Beyond a blunt-force weapon, Sevastopol’s modest resources scattered throughout the base offer just enough parts and scrap as adequate ingredients for practical items like med kits and pipe bombs. You have a finite amount of slots in which to hold these resources, which makes massive stockpiling impossible. Stockpiling was an issue in many mid-2000s survival horror games. Not knowing when the game would end would force some players to become ultra-conservative with their item use. Before you know it, you’re able to take down the final boss in 10 seconds and you’re left with tons of unused items and weapons. Having limited item slots not only forces you to use your items regularly, but it also promotes experimentation. Using a noisemaker to lure the alien away from you is one thing; it’s another to use a noisemaker to point the alien in the direction of other humans.
Doing more with less
Alien: Isolation is a game of limited options, not just with items but also in terms of how to approach a situation. Just like The Last of Us, Alien: Isolation’s leanings toward zero-detection stealth contrasts with the ambitious play-as-you-like designs of other sneaky adventure games like Thief and Splinter Cell: Blacklist. It doesn’t take long to look on the bright side and just be grateful that The Creative Assembly presented you with options at all. Most of these opportunities are revealed through general exploration, use of the maps, and experimentation. Once you know what the androids can or cannot withstand, now you know what you’re up against. How does that affect which items to craft next? Are you still better off sneaking past an android even if it’s a significant time investment with no assurances you’ll make it to the next save point?
You’re always making judgment calls, and it’s a situation that’s more complicated thanks to the often challenging placement of save points. Sure enough, these save points are more accessible during the very few moments of respite and less so when you have to deal with both the alien and the androids. Given the frequent anxiety in trying to reach, let alone find, save point, I can’t help but think The Creative Assembly put a lot of careful thought into these locations.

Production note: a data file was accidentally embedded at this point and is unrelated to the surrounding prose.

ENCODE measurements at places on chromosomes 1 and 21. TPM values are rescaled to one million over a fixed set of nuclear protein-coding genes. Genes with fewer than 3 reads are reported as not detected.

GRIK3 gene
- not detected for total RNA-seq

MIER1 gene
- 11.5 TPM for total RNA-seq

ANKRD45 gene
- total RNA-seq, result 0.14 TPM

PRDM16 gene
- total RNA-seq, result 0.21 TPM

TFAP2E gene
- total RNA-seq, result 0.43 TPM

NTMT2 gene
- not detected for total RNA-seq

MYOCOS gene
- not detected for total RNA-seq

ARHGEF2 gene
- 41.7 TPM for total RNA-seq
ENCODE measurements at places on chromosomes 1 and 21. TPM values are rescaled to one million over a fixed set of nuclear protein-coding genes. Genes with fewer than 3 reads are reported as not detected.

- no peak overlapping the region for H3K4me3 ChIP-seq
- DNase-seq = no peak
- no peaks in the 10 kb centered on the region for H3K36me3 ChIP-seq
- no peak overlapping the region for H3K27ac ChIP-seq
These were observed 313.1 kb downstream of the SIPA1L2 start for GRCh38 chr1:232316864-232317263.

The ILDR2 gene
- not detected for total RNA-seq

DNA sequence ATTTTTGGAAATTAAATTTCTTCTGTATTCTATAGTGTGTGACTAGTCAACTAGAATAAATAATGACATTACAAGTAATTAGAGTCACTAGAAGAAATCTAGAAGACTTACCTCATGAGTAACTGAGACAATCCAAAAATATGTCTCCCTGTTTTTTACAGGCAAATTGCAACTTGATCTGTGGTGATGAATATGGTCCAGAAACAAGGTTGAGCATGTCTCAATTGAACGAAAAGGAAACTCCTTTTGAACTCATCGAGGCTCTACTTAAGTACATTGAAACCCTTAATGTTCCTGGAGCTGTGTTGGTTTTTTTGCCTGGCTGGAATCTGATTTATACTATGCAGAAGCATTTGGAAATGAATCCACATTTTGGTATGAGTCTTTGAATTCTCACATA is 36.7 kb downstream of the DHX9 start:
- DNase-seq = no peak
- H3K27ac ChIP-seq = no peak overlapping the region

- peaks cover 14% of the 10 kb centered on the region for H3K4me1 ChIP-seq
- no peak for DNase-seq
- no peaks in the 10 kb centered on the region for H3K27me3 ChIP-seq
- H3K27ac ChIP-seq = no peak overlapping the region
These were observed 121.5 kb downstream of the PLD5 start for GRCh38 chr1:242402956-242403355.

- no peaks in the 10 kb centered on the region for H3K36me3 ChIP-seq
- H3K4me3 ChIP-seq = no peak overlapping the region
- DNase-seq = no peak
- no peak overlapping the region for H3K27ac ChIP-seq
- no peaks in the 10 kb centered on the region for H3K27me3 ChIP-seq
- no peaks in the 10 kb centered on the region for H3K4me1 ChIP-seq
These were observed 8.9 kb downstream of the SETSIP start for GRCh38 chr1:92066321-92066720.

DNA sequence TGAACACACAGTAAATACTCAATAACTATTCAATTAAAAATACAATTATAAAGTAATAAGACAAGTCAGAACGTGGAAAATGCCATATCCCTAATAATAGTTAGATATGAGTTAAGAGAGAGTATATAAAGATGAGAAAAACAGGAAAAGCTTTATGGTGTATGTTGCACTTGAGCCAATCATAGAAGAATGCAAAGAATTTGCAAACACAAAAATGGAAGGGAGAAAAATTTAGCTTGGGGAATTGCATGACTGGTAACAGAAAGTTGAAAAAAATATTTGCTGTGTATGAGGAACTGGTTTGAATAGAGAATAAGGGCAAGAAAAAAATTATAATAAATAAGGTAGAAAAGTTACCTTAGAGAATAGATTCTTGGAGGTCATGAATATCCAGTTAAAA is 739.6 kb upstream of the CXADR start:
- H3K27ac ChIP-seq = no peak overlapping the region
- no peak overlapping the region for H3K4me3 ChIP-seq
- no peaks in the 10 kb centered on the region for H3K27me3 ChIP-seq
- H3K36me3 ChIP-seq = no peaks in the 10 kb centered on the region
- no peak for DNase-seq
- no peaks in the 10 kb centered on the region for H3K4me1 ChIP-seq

Beyond tools, save points, and modest firearms, you absolutely cannot underestimate the importance of Alien: Isolation’s sound. Just like the art direction, the music offers the same kind of fan-pleasing connective tissue to Ridley Scott’s film. The only sounds more menacing than the noise of the alien traversing the vents are the thumping steps as it roams the hallways. The sounds of these footsteps are based on a given floor surface and distance from the player. Use headphones or a home theater system; relying on your TV’s modest speakers will deprive you one of the best game audio experiences in recent years. It does have a couple of moments where both the sound and music were conflicting with each other, where I was confusing the ambient qualities of the score with environmental noises. I doubt this was what the studio intended, and these were issues that did not detract from my overall enjoyment of Isolation.
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Alien: Isolation is still well rounded and comprehensive in its reverential use of the original 1979 film, even with its shortcomings. I cannot imagine any future Alien game attempting a similar feat with the same level of success. While the interlude made me question whether you can have too much fan service, I respect this kitchen-sink approach from The Creative Assembly. This sense of completeness is all the more affirmed by the DLC featuring the movie’s original cast (which I have yet to evaluate). Alien: Isolation’s ideal for those with the patience to deal with unpredictable behavior of the alien and who accept the inevitability that you will die once in a while through no fault of your own.
Alien: Isolation is out on Oct. 7 for the PlayStation 4, Xbox One, PlayStation 3,Xbox 360, and PC. Sega provided GamesBeat with a digital Xbox One copy of the game for the purposes of this review.
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